In March 2013, this particular DDoS attack was large enough that it slowed down the entire Internet across the planet, shutting it down completely in many places for hours in some places.

The authors used hundreds of DNS servers to 'mirror' signals repeatedly, amplifying the flooding effect and sending up to 300 gigabits per second of flooding data to each server on the network.

The target at the center of the attack was Spamhaus, a nonprofit professional protection service that tracks and blacklists spammers and hackers. Spamhaus' servers, along with dozens of other exchange servers were flooded in this 2013 DDoS attack.

This DDoS hack is notable because of the magnitude of its repetition brute force: it overloaded Internet servers with a volume of data that had never been seen before.

6. eBay Hack 2014: 145 million users

Some people say this is the worst violation of public trust in online retail. Others say it was not so harsh because only personal data was breached, not financial information.

Whichever way you choose to measure the severity of this incident, millions of online shoppers have had their password-protected data compromised.

This hack is particularly memorable because it was very public, and because eBay was shown to be a very weak company in security due to its slow and lackluster response to the public.

7. JPMorgan Chase Hack, 2014: (76 + 7) million accounts

In mid-2014, suspected Russian hackers broke into the largest bank in the US and breached 7 million small business accounts and 76 million personal accounts. Hackers infiltrated all 90 JPMorgan Chase server computers and viewed account holders' personal information.

Interestingly, no money was stolen from these account holders. JPMorgan Chase is not willing to share all the results of its internal investigation. What they say is that the hackers stole contact information, such as names, addresses, email addresses, and phone numbers. They claimed there is no evidence of access to account numbers or passwords.

This hack is notable because it perpetuated people's vital information where they store their money.

8. The Melissa 1999 virus: 20% of the world's computers Infected

A New Jersey man released this Microsoft virus onto the Web, where it penetrated Windows computers. The Melissa virus posed as a Microsoft Word attachment with a note “Important message from [X person].” Once the user clicked on the attachment, Melissa would activate and instruct the resident Microsoft Office machine to send a copy of the virus as a mass email to the first 50 people in the user's address book.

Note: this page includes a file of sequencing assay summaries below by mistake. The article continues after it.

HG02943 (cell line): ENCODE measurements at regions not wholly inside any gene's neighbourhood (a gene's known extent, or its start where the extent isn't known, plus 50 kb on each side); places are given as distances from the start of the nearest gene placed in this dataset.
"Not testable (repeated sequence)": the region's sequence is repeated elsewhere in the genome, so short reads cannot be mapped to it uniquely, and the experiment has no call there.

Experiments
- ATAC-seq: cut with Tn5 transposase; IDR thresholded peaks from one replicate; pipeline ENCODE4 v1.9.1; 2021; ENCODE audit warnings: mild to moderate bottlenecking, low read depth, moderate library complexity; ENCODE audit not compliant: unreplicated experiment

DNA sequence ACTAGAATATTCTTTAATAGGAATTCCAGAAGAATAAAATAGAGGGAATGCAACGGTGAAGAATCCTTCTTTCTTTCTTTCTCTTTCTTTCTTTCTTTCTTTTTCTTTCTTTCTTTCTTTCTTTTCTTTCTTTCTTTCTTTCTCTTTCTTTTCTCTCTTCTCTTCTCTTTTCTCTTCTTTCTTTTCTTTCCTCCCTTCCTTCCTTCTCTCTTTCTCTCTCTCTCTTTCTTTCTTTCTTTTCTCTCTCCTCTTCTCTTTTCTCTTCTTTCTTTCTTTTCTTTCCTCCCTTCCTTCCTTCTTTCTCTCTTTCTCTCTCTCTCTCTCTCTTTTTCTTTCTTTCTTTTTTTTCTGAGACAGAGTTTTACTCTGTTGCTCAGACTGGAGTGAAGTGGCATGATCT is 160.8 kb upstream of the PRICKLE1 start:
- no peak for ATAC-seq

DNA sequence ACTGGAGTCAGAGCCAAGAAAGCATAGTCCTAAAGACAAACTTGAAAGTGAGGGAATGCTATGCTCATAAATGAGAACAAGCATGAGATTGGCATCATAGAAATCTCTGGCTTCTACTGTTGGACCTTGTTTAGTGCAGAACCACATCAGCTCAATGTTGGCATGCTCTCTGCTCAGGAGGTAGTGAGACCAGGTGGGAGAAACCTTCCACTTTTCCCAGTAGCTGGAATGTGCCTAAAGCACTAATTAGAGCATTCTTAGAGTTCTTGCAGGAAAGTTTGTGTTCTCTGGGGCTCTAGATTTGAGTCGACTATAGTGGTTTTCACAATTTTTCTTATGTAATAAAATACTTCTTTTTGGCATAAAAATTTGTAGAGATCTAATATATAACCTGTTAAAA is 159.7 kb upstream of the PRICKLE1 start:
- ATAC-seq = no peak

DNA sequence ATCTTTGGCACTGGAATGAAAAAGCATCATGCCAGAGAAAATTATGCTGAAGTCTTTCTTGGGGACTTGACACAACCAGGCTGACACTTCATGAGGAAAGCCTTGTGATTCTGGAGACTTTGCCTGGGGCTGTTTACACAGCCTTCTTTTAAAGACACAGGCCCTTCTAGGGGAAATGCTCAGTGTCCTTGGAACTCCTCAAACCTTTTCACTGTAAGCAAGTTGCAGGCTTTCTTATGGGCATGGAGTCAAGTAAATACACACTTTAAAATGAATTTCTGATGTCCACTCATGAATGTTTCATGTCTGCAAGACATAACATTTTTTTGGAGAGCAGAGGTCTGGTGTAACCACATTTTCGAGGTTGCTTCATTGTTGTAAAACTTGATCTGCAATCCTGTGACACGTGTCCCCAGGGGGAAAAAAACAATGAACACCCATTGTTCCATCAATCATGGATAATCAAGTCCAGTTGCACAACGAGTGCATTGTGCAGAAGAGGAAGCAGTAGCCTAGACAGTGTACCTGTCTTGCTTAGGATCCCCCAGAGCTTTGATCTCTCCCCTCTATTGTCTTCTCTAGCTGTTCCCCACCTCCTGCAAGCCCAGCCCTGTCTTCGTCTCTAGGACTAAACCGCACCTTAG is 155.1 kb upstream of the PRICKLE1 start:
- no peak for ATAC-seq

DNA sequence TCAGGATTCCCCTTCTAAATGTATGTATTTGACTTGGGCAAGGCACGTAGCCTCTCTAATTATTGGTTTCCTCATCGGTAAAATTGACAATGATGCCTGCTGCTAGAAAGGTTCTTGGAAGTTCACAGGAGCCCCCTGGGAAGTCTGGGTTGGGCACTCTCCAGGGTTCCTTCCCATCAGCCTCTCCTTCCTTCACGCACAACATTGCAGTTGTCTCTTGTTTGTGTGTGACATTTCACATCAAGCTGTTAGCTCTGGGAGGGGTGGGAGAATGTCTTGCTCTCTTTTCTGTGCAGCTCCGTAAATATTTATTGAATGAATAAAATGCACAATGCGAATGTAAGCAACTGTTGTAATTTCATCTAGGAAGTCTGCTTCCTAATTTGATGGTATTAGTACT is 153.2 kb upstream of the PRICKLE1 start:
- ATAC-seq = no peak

The virus itself did not destroy files or steal passwords or information; rather, their goal was to flood email servers with pandemic-like emails.

In fact, Melissa shut down some businesses for days as network technicians rushed to clean their systems and purge the virus.

This virus/hack is notable because it took advantage of people's gullibility and the weakness of the current state of antivirus scanners on corporate networks. It also left Microsoft Office as a vulnerable system.

9. LinkedIn 2016: 164 million accounts

In a very small breach that took four years to reveal, the social media giant admits that the passwords and login details of 117 million of its users were stolen in 2012, then sold on the digital black market. in 2016.

The reason this hack is significant is because of the time it took the company to realize the damage suffered by the hack. Four years is a long time to find out you've been robbed.

10. Anthem Health Care Hack 2015: 78 million users

The second largest health insurer in the US even had its databases compromised through a covert attack that spanned weeks. The details of the penetration of this attack were not voluntarily clarified by Anthem, but they do state that no medical information was stolen, only contact information and login information.

No damage has been identified so far by any of the users involved. Experts predict that the information will one day be sold on online internet black markets.

In response to this, Anthem is providing free credit monitoring to its members. Anthem is also considering encryption of all data for the future.

The Anthem hack is memorable for its optics: another monolithic corporation that fell victim to a few clever computer programmers.